ITU exercises no control whatsoever on the entries in the thousands of SS7 switches around the world (which enable the interconnectivity of some 2.5 billion end-user devices).

Commercial and market pressures are such that there is very little, if any, inconsistency in the data implemented in the various switches.  Indeed, anybody in the world can call anybody else in the world, and it works without having a single “authoritative master” whose data is subject to some central control.

I’m not sure that I understand what the differences are between this situation and the DNS.

I’m probably missing something, and would appreciate an explanation.

Richard Hill
Counsellor, ITU-T Study Group 2

Jing  –  Jul 20, 2005 3:12 AM

IMHO, integrity is one of most important requirement for and DB system, but this does not mean there should be no 8-bit characters in DNS which is just a distributed DB system.
On the other hand, DNS system SHOULD be able to process 8-bit records and keep the system integrity and extensible.

Someone talked about the possible security problem with multi-lingurual DNS system, to me this is a “solution” problem but NOT a architecture problem. If current solution may derive to such security problem, we should work to find a better DB encoding mechasim & DB search mechanism.

Multiple root servers is the compasation solution to current “flawsome” DNS architecture. It’s not good, but it’s caused by ICANN’s U.S. Government backgroud.

Jothan Frakes  –  Sep 30, 2005 11:31 PM

Great minds are open to change…. ‘Nuff Said

Paul Vixie  –  Sep 30, 2005 11:56 PM

As a long time supporter of the universal namespace operated by IANA, it may come as a surprise that I have joined the Open Root Server Network project. I’ll try to explain what’s going on and what it all means. read in full

bill manning  –  Feb 21, 2006 7:49 AM

Randal asks Paul and his colleagues to participate in a discussion.
I think this is a rather open ended invitation as i would postulate that Paul has an number of colleagues that touch one or more of his apparently many and varied interests.

So, for the purposes of clarity, are you refering to the ORSN operators and the folks in that alternate root reality or the root server operators (those legacy servers on whom gt. 95% of the worlds internet users depend).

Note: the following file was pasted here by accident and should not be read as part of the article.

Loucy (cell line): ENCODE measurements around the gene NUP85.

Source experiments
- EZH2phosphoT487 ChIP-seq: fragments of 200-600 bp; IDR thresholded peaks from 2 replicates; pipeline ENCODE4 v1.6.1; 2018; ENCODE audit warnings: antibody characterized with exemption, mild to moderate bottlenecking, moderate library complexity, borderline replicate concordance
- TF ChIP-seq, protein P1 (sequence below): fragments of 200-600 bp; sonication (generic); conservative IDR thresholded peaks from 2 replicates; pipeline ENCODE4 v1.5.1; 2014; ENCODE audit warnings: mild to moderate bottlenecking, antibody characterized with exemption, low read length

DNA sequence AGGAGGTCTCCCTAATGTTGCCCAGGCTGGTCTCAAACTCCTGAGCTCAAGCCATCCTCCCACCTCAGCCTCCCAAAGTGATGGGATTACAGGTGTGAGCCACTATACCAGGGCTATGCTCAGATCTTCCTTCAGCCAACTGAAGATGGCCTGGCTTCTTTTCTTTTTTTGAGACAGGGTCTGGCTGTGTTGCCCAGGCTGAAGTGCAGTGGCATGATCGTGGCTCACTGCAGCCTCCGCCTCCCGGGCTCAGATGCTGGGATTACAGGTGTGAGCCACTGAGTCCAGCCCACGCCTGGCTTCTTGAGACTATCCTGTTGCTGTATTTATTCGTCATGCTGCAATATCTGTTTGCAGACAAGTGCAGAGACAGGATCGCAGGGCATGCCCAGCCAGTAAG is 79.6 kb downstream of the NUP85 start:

Or is it some other set of Pauls associates and colleagues that you refer to?

JFC Morfin  –  Feb 22, 2006 12:15 AM

If I read this thread initiated by Paul Vixie correctly, the invitation should extend to Richard Hill. As it seems that the DNS users can see his phone numbers, but his phone numbers cannot see the Internet hosts. Or may be I am wrong, his phone numbers could just get a header to be used as an IPv6 address and not need the DNS. Or may be the phone numbers could be used by HIP and mapped into IPv6 addresses. Or may be each area code could be treated as a numeric TLD and be an NDN (numberic DN)? This point would certainly be of real interest to open roots.

Joe Baptista  –  Feb 23, 2006 10:18 PM

Randal South on Feb 21, 2006, 09:22 pm PST did say:

“My invitation is to Paul Vixie and anyone else who would have information on a company called the Unified Root, based in Amsterdam.  Apparently Unified Root has taken things a step futher than ORSN and the potential for the Unified Root to grow is considerable.”

Dear Randall - all you need to know about the UnifiedRoot can be found here:


I don’t think Paul knowns much about it.  But his original comments about UNIDT - the official founders of the UnifiedRoot - was that they were Pirates.  I think this claim correct.  But Paul later calmed down his accusations, softened his tone and edited out the offending comments from all his articles.  Self censorship from Paul is a good indication the lawyers got to him on time.

At this time UnifiedRoot and the PublicRoot/INAIC/UNIDT and Xennt et. al are on their way to the courts in Den Haag to argu over the spoils of what has been a farce.